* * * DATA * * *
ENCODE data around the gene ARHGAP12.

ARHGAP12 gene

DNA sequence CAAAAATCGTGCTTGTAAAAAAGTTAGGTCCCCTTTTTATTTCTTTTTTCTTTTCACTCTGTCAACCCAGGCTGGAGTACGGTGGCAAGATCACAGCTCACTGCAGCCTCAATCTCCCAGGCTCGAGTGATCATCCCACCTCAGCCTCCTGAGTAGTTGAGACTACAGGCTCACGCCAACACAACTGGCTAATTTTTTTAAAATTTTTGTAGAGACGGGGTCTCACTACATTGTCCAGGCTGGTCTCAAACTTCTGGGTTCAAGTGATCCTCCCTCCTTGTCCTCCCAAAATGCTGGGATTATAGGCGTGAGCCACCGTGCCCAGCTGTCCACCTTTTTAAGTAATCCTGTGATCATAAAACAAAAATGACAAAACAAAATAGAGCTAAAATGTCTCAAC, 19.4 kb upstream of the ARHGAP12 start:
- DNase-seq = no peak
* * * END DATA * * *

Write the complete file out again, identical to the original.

ENCODE data around the gene ARHGAP12.

ARHGAP12 gene

DNA sequence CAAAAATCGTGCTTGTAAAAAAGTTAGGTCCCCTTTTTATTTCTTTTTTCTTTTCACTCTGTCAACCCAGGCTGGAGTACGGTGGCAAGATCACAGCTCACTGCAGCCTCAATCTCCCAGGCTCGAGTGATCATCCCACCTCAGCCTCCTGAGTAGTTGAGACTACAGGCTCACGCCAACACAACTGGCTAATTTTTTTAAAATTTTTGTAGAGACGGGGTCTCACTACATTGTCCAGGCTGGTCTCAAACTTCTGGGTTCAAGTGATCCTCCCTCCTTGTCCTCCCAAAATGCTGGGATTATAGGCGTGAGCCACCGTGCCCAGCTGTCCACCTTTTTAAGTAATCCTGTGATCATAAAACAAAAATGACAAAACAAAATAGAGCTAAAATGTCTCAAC, 19.4 kb upstream of the ARHGAP12 start:
- DNase-seq = no peak